The right to life is a fundamental right to which we are all entitled, but a Westminster Hall debate this week on support and safeguarding for adults with learning disabilities starkly highlighted the preventable deaths of two young men.
At Dimensions, we believe people have the right to live independently, to be included in society and to be free from harm. To us, good support, inclusion and safeguarding are parts of the same whole.
Independent living is about determining what happens in your life. Even people with the most profound learning disabilities can make clear what they do and don’t want to happen and what is important to them.
Independent living relies on access to effective services, from health and social care, to education, to housing, and employment support. These services give people agency over their lives and visibility in their community.
Social inclusion depends on people being visible and valued in their communities, but historically people with learning disabilities have had limited opportunities to participate in society.
When people are socially excluded they are likely to be more at risk. This might be from discrimination and hate crime, or from an increased reliance on services that can abuse and neglect them. Inclusion helps people to build natural networks of support, in which they are valued and respected.
Jackie Fletcher, Group Director of Quality, Public Affairs and Policy commented “Institutions may have closed, but we are still overcoming the bias and stigma of this history.
“In some cases, there remains a disregard for the rights and dignity of people with learning disabilities and their families, which can expose them to harm with tragic consequences.”
The debate was fittingly held during National Hate Crime Awareness Week.
Through the deaths of two young men, Lee Irving and Connor Sparrowhawk, MPs highlighted the prejudice people with learning disabilities experience within services and society more broadly.
Catherine McKinnell, MP for Tyneside North and Barbara Keeley, Shadow Minister for Social Care, underlined how a lack of effective support from adult services put Lee and Connor more at risk, one from the hostility of his eventual killers and the other from neglect in a specialist hospital unit.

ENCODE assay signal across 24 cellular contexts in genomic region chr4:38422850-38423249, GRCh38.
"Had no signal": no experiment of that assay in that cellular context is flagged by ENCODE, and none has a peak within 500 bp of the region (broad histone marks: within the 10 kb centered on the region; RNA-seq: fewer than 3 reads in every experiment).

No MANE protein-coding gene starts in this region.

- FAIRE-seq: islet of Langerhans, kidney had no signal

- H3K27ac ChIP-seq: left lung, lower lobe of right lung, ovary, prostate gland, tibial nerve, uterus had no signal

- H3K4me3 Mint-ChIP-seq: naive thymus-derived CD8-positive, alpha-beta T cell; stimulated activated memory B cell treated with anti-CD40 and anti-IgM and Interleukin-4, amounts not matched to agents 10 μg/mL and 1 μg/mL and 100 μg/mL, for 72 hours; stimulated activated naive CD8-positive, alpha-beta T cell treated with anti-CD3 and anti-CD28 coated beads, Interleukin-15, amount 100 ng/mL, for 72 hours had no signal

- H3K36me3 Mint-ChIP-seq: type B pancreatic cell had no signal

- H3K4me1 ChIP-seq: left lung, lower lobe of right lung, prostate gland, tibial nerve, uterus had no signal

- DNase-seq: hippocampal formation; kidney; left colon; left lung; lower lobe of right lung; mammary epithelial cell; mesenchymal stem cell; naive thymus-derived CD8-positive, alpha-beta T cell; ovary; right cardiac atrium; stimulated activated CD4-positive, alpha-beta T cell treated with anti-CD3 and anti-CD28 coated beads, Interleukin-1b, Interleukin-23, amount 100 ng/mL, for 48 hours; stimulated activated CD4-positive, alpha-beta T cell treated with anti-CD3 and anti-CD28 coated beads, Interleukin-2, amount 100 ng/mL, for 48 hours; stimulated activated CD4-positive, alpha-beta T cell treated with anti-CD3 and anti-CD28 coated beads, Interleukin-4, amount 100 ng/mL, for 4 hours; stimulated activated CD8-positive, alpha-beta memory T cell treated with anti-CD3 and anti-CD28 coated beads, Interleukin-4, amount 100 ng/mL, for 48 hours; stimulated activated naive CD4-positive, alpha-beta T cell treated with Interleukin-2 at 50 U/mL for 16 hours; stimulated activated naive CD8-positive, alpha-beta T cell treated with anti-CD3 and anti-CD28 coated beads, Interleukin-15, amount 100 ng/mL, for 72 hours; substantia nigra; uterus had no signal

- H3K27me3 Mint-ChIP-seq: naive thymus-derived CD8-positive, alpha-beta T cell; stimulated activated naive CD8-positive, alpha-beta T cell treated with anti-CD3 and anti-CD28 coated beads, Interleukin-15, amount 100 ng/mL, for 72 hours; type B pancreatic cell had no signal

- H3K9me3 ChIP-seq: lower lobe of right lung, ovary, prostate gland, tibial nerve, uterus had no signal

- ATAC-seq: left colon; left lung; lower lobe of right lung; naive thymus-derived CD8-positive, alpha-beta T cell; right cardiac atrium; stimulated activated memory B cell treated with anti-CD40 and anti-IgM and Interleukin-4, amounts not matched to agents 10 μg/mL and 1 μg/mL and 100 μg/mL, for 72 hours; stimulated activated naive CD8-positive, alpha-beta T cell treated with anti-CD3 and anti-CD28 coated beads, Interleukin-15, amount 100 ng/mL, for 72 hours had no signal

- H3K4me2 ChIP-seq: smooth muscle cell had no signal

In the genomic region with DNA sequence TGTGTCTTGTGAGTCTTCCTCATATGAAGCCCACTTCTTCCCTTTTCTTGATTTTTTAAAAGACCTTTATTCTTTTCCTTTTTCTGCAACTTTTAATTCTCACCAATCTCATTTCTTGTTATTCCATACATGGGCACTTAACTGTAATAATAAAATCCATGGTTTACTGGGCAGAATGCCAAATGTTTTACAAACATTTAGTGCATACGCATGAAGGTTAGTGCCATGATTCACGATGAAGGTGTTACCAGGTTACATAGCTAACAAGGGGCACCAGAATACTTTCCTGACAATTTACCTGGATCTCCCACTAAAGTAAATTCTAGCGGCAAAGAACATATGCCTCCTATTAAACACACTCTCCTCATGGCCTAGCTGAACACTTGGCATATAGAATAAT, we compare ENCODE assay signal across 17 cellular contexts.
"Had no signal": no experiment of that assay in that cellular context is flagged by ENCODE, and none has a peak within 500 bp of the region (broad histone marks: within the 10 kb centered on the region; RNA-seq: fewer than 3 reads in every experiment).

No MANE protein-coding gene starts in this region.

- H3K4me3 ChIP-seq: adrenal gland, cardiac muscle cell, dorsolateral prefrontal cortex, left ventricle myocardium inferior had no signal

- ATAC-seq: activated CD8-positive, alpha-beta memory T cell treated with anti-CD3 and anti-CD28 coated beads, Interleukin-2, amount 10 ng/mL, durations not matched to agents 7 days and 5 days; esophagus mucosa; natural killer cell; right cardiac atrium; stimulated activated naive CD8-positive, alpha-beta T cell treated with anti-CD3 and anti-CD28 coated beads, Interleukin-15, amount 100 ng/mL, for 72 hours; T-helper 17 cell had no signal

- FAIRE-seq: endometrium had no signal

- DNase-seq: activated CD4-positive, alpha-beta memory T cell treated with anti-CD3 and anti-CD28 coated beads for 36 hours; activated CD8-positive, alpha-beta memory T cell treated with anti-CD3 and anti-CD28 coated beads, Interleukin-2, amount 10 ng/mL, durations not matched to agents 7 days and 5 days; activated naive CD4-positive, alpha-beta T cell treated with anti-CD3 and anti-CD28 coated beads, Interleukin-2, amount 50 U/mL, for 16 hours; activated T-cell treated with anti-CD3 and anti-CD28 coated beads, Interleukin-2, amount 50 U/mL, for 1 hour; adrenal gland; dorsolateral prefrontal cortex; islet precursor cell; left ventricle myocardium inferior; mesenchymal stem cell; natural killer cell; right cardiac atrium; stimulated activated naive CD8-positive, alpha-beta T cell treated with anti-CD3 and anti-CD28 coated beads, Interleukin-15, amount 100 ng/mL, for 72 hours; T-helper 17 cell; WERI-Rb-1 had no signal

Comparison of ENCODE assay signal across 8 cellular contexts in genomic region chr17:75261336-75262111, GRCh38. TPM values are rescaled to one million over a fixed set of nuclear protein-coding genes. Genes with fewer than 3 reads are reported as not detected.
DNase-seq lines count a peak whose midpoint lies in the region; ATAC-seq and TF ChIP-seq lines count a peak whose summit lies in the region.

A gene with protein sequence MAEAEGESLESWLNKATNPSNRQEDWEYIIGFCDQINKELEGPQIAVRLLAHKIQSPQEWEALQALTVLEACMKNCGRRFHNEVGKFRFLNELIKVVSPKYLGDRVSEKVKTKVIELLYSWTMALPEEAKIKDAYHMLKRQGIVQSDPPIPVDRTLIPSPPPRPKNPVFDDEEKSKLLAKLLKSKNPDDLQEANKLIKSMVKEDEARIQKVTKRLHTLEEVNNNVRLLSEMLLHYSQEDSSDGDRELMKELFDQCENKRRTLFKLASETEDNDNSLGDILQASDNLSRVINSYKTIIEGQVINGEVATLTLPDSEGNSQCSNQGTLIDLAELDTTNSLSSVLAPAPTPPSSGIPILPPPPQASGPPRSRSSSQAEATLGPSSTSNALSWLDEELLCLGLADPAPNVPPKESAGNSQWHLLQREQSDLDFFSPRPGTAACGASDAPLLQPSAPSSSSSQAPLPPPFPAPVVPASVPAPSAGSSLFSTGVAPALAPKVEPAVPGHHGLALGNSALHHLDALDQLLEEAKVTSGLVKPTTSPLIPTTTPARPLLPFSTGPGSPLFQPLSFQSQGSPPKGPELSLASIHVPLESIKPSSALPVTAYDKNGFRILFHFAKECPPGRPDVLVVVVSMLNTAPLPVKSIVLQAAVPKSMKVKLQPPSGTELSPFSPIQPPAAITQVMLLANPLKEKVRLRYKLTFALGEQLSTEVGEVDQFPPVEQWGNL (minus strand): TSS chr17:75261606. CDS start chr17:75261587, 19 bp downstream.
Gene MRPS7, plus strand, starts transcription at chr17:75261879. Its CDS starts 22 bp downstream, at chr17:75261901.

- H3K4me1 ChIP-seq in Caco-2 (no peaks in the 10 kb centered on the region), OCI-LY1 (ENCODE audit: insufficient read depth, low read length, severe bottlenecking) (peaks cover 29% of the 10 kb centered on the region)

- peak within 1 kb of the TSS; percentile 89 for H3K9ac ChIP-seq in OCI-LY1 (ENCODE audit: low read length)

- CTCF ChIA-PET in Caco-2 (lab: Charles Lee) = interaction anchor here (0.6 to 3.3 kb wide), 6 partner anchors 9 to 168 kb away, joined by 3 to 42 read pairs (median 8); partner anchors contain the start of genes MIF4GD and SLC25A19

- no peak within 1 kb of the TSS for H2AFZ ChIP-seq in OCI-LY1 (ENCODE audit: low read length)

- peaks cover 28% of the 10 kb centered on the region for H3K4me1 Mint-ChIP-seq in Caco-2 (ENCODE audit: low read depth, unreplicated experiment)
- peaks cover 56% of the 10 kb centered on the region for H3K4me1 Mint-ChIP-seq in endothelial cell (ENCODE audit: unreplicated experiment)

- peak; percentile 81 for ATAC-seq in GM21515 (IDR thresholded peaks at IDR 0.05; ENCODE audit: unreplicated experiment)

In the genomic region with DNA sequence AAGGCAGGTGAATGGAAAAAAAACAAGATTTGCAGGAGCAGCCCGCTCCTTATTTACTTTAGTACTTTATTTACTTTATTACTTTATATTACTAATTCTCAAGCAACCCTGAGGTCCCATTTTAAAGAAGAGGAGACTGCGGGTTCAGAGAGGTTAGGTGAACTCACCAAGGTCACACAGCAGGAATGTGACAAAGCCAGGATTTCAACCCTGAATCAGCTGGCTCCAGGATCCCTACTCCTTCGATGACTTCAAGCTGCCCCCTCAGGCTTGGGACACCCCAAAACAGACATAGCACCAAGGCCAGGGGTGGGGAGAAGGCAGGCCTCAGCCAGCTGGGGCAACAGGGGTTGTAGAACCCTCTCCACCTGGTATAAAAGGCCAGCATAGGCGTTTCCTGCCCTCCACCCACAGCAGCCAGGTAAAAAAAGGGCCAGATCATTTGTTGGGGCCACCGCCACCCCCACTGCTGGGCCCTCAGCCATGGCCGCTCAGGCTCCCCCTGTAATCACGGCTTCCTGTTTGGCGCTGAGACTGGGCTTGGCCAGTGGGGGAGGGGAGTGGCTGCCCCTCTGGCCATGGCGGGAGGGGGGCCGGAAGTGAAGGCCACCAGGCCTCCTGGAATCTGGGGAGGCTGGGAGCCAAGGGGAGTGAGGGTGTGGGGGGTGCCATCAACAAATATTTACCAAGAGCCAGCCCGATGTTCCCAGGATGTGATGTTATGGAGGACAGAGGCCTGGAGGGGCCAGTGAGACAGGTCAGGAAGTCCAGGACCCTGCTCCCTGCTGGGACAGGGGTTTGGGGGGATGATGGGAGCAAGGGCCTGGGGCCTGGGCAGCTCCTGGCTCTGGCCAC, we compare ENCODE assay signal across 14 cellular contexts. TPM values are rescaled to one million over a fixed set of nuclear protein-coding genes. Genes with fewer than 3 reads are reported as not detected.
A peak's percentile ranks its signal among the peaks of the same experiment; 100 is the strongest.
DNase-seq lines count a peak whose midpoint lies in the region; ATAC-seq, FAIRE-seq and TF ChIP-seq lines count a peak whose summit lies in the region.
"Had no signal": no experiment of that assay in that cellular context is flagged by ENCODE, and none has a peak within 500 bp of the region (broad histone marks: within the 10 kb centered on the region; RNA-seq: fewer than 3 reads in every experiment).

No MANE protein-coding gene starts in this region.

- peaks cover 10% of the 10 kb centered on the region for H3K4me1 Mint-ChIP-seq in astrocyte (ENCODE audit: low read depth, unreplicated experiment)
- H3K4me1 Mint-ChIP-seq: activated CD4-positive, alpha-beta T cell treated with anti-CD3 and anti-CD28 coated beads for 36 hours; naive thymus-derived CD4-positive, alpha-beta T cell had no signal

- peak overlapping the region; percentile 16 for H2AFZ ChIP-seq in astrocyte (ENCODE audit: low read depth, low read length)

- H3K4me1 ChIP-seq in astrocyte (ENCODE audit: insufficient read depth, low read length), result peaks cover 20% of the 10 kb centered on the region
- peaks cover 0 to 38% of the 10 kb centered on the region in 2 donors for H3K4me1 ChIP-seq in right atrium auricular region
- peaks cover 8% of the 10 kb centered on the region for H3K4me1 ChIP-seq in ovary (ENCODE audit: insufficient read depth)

In her response, Jackie Doyle-Price, Minister for Social Care, recognised that people with learning disabilities encounter wide-spread prejudice.
The minister rightly highlighted the way that services can fail to protect people from harm, often through a lack of involvement from families and a failure to respond to the specific needs of the individual they are meant to support.
A key point in the debate was the need to include families in care planning and for services to act on their concerns.
At Dimensions, we recognise that including families is an important part of delivering person-centred support. Families and friends help us to understand their loved one and play a crucial role in keeping them safe.
Liz Wilson, Dimensions Family Consultant commented “Good services can do a great deal to support people to have safe and fulfilling lives, but services don’t inherently keep people safe.
“People are safest when those that care most about them and know them best play a part in their support.”
We will always make mistakes in human services but the deaths of Lee Irving and Connor Sparrowhawk could have been avoided if professionals had listened to their families and acted on what they said.
Dimensions’ policy and practice has been directly changed because of the death of Connor Sparrowhawk and we will reflect on what we can do as a result of Lee Irving’s death to strengthen our campaigning against hate crime through #ImWithSam and the work we do with services responsible for tackling this issue.
We welcome the debate on support and safeguarding for adults with learning disabilities.
It is relevant to multiple policy areas, from supported housing, to Transforming Care, to action against hate crime.
Above all the rights of people with learning disabilities, including the right to independent living, should be central to the considerations of those that design and deliver services and those with a responsibility for safeguarding.
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For more information, interviews, and case studies contact Hannah McCreesh, Communications and PR Officer at Dimensions, on (e) Hannah.firstname.lastname@example.org (t) 0300 303 9062.
Dimensions provides evidence-based, outcomes-focused support for people with learning disabilities, autism and complex needs. We help people be actively involved in their communities.
We are one of the largest not-for-profit support providers in the UK. We currently support around 3,500 people and their families throughout England and Wales with help from our 7,000 members of staff.
We have been providing support packages for families for 40 years. We offer a range of support services to adults of all ages, including those with complex needs or challenging behaviour.
We are proud to be a not-for-profit organisation, not here for commercial gain. This means we’re able to invest all our efforts and resources into the important things – which is helping the people we support lead happy and fulfilled lives.